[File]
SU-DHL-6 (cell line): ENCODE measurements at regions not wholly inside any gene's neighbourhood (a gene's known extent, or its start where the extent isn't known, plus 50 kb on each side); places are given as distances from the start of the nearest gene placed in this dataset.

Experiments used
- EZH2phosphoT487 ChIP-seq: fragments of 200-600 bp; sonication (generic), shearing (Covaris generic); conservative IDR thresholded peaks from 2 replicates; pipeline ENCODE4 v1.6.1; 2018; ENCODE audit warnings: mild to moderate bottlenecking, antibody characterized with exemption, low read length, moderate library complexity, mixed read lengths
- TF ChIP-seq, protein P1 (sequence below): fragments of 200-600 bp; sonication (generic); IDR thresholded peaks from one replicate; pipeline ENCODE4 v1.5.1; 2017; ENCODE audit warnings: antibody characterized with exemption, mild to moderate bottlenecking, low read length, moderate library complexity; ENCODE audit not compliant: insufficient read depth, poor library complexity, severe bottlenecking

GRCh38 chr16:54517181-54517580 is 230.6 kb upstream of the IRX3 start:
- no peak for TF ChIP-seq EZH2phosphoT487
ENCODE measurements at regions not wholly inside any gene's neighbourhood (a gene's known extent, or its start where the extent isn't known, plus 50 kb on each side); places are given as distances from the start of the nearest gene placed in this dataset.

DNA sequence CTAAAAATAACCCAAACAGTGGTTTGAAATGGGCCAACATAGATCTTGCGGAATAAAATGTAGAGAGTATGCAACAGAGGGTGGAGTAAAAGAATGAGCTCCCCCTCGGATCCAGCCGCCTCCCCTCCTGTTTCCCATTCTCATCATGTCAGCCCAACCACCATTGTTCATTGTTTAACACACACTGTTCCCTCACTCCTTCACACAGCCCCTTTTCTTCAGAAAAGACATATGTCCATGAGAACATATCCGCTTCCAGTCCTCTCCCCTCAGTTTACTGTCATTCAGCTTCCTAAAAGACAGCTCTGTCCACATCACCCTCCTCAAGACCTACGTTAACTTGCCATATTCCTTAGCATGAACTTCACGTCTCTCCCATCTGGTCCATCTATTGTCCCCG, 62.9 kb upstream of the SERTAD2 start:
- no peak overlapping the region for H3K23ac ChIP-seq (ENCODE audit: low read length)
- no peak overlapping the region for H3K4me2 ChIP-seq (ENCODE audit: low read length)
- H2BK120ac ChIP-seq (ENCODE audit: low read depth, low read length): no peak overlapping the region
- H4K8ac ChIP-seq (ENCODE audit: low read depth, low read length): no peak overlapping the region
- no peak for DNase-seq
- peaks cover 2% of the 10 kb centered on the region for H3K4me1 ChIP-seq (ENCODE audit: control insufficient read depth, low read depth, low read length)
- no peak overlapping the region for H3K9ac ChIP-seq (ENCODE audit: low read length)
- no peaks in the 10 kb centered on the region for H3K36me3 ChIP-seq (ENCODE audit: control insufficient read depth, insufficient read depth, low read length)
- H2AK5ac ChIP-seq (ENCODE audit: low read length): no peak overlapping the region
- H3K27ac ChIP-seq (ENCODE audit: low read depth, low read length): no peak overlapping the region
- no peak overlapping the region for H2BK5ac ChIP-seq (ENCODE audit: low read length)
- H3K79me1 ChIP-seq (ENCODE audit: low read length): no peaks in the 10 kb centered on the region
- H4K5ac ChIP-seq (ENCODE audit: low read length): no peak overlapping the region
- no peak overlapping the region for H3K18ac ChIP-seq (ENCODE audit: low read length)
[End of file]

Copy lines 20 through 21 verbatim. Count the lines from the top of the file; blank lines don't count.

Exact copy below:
- H3K79me1 ChIP-seq (ENCODE audit: low read length): no peaks in the 10 kb centered on the region
- H4K5ac ChIP-seq (ENCODE audit: low read length): no peak overlapping the region